Now, create the bibliography. Choose Tools | Library Management | Bibliography. Select the newly created Collection from the drop down list. Select the Style your professor requires. Click Generate.

Now all you have to do is Copy / Paste the bibliography to your word processor!

For more tips like this, be sure to visit Morris Proctor’s Tips & Tricks blog or subscribe to the RSS feed.

You should follow us on Twitter here.

What’s in My Library: Apologetics

Today’s guest post is from Morris Proctor, certified and authorized trainer for Logos Bible Software. Morris has trained thousands of Logos users at his two-day Camp Logos training seminars. In this series, Morris answers the question, “What’s in my library?”

Apologetics

Definition: Apologetics is the area of theology which seeks to defend and support the claims of Christianity. An apologetics book then contains these defenses of The Faith. This book would answer questions such as “Is the Bible reliable?” or “Did Jesus rise from the grave?” Some apologetics books are arranged topically according to subject matter while others are more of free-flowing narrative.

Example: Handbook of Christian Apologetics

Application: If someone were to ask you: “How can you be sure Jesus rose from the dead?” What proof can you give me the Bible is trustworthy?” Then turn to an apologetics book for answers.

For more tips like this, be sure to visit Morris Proctor’s mpSeminars website and his Tips & Tricks blog.

You should follow us on Twitter here.

Mac Matters

Tips & Tricks blog SetToday’s guest post is from Morris Proctor, certified and authorized trainer for Logos Bible Software. Morris has trained thousands of Logos users at his two-day Camp Logos training seminars.

Logos Bible Software for Mac is off to a great start. I am getting a lot of e-mail regarding training materials for the Mac. Please visit www.mpseminars.com often because we’ll be releasing new materials very soon.

Also, I am getting a lot of questions about whether Mac users should attend Camp Logos. We have prepared a special page to answer that question.

If you’re a Mac user, though, here are a couple of tips that hopefully will come in handy:

  • When you’re working in a resource window (Bible, commentary, dictionary, etc.) press the keystroke shortcut Tab (for Mac 1.2) to select the current location box. Now just type your new reference. This just saves you from having to click the mouse in the box every time you want to jump to a new location.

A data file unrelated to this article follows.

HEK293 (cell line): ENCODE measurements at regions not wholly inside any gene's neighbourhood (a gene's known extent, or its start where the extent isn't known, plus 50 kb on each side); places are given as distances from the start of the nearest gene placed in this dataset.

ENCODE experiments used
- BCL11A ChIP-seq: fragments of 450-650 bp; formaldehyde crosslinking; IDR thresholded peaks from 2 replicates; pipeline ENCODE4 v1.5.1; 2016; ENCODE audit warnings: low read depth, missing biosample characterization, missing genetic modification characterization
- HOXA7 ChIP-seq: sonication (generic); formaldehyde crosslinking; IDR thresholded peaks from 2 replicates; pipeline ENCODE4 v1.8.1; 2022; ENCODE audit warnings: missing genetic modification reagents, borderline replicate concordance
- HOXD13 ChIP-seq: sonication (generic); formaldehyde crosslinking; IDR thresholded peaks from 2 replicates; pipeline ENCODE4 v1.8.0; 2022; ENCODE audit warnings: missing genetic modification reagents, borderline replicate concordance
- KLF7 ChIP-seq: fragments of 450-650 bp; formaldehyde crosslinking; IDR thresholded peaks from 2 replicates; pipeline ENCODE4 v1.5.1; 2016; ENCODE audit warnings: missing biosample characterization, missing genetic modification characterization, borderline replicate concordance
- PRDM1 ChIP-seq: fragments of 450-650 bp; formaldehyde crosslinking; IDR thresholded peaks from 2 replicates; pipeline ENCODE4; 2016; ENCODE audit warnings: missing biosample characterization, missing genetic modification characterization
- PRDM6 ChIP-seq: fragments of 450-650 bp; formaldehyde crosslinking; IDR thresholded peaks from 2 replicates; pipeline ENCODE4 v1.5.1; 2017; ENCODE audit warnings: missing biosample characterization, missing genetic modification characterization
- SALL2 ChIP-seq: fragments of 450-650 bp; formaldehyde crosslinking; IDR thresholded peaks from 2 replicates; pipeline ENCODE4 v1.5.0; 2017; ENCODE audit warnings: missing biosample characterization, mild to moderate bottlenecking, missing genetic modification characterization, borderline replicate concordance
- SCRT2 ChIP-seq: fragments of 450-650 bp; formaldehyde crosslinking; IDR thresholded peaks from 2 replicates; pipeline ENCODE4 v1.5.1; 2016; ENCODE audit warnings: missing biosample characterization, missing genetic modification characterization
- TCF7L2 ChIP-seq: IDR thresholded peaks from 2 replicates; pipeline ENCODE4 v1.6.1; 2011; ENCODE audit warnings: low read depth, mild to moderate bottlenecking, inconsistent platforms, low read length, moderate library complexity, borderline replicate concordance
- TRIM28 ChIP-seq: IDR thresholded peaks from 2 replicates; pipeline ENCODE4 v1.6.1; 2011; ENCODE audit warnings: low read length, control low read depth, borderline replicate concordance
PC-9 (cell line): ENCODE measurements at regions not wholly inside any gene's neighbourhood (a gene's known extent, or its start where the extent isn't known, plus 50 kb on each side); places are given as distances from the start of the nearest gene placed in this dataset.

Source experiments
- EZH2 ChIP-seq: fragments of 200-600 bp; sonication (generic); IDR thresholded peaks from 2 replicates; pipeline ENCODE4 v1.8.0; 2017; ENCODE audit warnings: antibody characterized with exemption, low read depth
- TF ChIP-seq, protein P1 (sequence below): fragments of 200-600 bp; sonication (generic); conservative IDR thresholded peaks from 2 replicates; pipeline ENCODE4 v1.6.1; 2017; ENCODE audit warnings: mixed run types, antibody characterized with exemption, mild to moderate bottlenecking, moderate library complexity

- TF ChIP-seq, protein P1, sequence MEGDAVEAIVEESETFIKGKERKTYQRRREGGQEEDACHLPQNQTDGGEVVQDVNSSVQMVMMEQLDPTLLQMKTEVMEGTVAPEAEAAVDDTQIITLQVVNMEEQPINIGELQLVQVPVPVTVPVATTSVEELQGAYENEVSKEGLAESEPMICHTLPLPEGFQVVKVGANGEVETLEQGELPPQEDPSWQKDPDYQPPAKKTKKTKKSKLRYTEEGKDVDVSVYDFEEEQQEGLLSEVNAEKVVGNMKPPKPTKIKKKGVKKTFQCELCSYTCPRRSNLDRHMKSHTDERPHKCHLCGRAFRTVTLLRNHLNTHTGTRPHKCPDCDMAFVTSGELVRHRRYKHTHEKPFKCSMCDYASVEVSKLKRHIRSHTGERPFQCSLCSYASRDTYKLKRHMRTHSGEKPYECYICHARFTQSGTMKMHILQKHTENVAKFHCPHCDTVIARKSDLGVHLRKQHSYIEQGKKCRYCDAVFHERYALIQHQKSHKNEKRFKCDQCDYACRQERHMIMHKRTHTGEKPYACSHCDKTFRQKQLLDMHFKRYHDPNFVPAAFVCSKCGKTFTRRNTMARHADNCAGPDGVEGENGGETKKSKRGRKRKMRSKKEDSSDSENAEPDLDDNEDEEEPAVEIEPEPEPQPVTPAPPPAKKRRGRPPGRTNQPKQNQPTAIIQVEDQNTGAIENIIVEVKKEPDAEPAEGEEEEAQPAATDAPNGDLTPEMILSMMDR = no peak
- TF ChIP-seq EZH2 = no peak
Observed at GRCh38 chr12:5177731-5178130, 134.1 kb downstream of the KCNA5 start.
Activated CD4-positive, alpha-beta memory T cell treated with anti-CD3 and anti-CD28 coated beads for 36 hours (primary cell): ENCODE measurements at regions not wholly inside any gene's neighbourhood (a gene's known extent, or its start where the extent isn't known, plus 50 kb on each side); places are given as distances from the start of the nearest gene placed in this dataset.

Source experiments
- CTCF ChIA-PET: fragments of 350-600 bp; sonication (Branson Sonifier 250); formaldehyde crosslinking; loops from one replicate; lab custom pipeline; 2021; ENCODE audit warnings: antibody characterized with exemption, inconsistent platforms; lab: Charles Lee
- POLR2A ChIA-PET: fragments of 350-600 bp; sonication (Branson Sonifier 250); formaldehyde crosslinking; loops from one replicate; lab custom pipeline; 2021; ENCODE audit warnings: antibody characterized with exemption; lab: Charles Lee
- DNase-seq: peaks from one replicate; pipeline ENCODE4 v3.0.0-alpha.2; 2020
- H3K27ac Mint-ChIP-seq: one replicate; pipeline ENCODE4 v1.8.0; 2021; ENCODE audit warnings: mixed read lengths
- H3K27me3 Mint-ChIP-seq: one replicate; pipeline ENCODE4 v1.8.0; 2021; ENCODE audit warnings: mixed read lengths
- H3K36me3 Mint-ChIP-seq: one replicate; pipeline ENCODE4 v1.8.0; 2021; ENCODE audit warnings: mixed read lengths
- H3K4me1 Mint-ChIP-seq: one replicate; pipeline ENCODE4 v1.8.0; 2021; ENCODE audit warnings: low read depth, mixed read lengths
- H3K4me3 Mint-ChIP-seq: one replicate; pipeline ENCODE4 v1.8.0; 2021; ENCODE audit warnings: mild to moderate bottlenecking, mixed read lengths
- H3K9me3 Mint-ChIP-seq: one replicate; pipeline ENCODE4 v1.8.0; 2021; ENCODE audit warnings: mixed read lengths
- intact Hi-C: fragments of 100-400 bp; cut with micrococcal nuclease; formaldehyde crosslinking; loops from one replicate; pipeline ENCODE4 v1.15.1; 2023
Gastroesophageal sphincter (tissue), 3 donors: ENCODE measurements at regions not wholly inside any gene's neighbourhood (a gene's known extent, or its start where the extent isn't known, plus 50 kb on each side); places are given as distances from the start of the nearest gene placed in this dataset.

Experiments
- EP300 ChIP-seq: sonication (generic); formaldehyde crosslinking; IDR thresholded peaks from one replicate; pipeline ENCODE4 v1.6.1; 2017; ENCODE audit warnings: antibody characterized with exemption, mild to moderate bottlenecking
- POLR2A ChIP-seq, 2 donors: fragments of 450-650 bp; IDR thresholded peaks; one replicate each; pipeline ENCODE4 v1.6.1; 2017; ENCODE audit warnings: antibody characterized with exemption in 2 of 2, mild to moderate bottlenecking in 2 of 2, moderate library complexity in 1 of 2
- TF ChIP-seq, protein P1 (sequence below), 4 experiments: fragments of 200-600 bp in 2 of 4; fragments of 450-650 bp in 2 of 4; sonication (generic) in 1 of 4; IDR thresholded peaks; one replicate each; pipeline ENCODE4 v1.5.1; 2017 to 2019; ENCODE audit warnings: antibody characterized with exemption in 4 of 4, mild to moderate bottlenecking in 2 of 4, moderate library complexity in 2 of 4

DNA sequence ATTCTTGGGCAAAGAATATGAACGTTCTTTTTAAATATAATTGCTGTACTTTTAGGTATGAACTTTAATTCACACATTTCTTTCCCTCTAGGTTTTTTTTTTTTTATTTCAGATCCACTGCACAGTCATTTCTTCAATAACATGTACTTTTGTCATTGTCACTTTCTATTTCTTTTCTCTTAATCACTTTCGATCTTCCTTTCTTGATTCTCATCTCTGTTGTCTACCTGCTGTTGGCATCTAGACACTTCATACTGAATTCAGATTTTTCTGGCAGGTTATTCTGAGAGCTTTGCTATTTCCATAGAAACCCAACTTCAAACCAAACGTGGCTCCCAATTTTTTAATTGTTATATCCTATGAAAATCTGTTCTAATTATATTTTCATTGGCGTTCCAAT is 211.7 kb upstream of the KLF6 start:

• While you’re working in your Bible software choose Libronix DLS | Preferences | Appearance to customize your system.

For more tips like this, be sure to visit Morris Proctor’s Tips & Tricks blog or subscribe to the RSS feed.

Update: Logos Bible Software for Mac 1.2 Now Available! Be sure to read Thursday’s blog post for details.

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Grammar Lookup on the Fly

The Exegetical Guide is perfectly suited for digging deep into the grammar and syntax of a passage of Scripture. It provides you with a wealth of information from your grammars, critical apparatuses, lexicons, and more.

When you’ve landed on a particular portion of Scripture that you’re going to study in depth in the original Greek or Hebrew—perhaps for a sermon or paper—the Exegetical Guide is the tool for the task. But sometimes you may just want to see what your grammars have to say about a verse here and there as you’re jumping from passage to passage following cross references and looking at parallel passages. Did you know that you can use the Exegetical Guide for this kind of study as well?

All you need to do is link your Bible to the Exegetical Guide by setting them to share the same link set (e.g., Link Set A), and the Exegetical Guide will follow you wherever you go—providing nearly instant access to every place your grammars discuss the passage you’re looking at. Just click the chain icon at the top of both windows, and set them to the same letter.

To keep the Exegetical Guide as speedy as possible, you can collapse the sections that you’re not as interested in. Just click the minus sign to collapse a section and the plus sign to expand it again.

This is perfect for the times you’re moving around and haven’t settled on just one passage to dig into to. Give it a try. It’s like having someone looking over your shoulder while you’re studying the Bible and finding every occurrence of the passage you’re in in all of your grammars—only instantly!

By the way, you can also do this with the Passage Guide to always have your favorite commentaries just a click away, or with the Reference Browser to have instant access to the places your passage occurs in your favorite collections of books like the Church Fathers, Systematic Theology texts, Old and New Testament Introductions, etc.

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What’s in My Library: Analytical Lexicon

Today’s guest post is from Morris Proctor, certified and authorized trainer for Logos Bible Software. Morris has trained thousands of Logos users at his two-day Camp Logos training seminars. In this series, Morris answers the question, “What’s in my library?”

Analytical Lexicon

Definition: In addition to providing definitions for Hebrew or Greek words, an analytical lexicon examines the various forms of words used in the original texts. In other words, it not only provides definitions for the lemmas (root words), it also offers information about the inflected or manuscript forms of the Hebrew or Greek words used in the Bible. The analytical lexicon is arranged alphabetically according to the Hebrew or Greek words.

Example: Analytical Lexicon of the Greek NT

Application: Imagine coming to the word “logos” in your study of John 1:1. You notice the word is used as a subject of a sentence but you’re curious if the word is ever used in a different case as a direct object. An analytical lexicon will get you well on your way to discovering the answer.

For more tips like this, be sure to visit Morris Proctor’s mpSeminars website and his Tips & Tricks blog.

You should follow us on Twitter here.